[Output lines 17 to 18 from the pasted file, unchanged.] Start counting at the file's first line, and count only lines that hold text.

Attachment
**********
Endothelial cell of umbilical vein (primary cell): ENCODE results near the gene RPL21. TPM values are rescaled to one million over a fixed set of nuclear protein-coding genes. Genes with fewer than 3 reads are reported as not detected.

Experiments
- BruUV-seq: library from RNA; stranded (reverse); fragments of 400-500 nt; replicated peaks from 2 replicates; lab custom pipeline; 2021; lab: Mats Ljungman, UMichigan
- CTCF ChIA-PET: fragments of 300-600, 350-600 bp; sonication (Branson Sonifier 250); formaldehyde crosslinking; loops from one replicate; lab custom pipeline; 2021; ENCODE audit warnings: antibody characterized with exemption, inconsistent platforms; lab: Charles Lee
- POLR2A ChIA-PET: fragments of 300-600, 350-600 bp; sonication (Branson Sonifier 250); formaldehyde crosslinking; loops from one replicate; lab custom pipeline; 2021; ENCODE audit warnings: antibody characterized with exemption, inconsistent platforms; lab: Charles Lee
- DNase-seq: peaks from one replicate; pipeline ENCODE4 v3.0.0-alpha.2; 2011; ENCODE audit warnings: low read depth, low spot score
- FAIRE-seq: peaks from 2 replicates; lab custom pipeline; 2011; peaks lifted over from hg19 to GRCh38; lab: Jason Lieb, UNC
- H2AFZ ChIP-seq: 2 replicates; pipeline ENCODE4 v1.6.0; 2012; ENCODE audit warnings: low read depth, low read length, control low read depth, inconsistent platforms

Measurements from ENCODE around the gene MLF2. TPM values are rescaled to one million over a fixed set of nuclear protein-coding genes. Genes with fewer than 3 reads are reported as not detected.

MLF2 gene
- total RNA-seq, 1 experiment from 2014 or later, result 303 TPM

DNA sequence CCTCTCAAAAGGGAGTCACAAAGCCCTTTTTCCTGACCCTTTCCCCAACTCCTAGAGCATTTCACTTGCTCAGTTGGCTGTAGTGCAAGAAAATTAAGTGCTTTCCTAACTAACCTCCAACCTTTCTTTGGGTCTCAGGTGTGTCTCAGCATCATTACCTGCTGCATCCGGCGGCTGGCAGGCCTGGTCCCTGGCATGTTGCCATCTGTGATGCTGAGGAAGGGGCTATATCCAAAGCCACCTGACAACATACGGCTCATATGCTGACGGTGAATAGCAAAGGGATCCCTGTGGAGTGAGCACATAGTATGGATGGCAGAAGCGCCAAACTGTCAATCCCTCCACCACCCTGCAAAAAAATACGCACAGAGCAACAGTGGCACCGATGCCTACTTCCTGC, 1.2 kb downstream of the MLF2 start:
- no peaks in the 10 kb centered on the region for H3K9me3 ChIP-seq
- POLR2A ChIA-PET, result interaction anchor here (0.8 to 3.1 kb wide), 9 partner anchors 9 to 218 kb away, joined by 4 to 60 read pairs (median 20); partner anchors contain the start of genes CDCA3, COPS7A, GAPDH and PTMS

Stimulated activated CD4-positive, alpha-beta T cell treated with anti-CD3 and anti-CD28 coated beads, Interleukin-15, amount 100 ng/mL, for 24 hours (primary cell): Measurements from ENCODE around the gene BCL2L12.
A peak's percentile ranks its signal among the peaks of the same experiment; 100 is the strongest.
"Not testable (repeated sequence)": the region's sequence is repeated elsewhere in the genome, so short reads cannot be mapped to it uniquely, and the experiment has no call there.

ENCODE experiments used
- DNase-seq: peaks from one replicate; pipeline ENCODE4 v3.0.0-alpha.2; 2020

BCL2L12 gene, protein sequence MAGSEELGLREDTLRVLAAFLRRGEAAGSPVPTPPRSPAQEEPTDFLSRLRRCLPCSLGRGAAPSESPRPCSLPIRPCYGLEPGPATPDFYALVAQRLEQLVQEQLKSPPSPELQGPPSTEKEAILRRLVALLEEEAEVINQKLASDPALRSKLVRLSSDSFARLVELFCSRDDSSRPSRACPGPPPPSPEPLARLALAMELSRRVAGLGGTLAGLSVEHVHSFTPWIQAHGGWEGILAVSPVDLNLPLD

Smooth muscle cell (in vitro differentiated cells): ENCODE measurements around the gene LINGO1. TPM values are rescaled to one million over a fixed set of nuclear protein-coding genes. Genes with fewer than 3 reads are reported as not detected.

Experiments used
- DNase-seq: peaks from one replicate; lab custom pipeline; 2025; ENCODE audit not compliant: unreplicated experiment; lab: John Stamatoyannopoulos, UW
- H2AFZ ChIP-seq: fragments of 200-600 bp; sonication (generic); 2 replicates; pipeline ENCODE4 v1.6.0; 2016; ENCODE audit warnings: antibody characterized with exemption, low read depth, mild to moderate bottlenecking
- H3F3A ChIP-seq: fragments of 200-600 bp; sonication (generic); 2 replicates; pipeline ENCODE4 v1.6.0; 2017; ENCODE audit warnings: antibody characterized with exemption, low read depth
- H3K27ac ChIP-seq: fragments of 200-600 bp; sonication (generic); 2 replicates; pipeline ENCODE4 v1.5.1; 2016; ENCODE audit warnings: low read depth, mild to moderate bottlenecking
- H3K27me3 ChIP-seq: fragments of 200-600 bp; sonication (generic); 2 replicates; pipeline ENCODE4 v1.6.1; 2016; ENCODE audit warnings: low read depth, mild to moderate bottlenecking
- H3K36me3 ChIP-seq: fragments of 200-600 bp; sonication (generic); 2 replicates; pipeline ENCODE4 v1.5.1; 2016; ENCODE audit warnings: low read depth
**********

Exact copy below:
"Not testable (repeated sequence)": the region's sequence is repeated elsewhere in the genome, so short reads cannot be mapped to it uniquely, and the experiment has no call there.

ENCODE experiments used